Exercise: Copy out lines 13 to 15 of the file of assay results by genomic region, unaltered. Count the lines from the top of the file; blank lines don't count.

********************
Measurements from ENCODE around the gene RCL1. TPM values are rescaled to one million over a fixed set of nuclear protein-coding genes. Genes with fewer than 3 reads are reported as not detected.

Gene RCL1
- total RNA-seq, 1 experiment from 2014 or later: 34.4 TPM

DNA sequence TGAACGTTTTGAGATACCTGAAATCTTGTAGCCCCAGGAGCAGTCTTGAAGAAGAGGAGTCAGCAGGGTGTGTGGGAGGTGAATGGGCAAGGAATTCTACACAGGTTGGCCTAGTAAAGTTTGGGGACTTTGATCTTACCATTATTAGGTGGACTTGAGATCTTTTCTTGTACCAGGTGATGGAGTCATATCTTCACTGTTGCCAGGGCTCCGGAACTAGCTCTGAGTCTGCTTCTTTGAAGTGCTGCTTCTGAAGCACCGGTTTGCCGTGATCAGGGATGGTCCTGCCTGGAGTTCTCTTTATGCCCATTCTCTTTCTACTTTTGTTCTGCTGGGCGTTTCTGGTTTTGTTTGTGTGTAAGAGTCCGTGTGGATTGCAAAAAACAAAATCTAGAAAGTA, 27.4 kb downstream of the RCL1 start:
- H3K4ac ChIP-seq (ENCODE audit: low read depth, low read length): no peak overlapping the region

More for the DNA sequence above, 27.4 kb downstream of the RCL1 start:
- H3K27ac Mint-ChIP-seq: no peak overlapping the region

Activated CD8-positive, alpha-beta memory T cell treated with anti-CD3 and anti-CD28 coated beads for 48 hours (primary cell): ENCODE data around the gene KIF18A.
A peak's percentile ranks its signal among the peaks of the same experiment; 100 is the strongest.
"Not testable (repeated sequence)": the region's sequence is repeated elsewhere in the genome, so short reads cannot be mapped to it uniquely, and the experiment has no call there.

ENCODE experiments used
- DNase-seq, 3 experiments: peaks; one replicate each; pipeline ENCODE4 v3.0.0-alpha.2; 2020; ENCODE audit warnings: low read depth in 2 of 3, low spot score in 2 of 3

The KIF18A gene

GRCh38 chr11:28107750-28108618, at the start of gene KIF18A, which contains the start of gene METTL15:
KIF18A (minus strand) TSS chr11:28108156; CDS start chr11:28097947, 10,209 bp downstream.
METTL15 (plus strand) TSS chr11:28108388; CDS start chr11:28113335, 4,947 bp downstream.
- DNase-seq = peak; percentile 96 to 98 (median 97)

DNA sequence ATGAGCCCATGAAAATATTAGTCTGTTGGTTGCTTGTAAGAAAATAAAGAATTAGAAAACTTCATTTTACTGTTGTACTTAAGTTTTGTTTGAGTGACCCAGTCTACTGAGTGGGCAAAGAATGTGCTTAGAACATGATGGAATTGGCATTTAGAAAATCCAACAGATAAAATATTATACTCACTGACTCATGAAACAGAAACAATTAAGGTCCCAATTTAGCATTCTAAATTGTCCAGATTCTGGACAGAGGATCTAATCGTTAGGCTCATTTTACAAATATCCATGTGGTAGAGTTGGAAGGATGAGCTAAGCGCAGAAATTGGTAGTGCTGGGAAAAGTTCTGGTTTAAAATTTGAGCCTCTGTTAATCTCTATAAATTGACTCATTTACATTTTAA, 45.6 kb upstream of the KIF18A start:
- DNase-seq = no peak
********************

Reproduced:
The KIF18A gene

GRCh38 chr11:28107750-28108618, at the start of gene KIF18A, which contains the start of gene METTL15:
KIF18A (minus strand) TSS chr11:28108156; CDS start chr11:28097947, 10,209 bp downstream.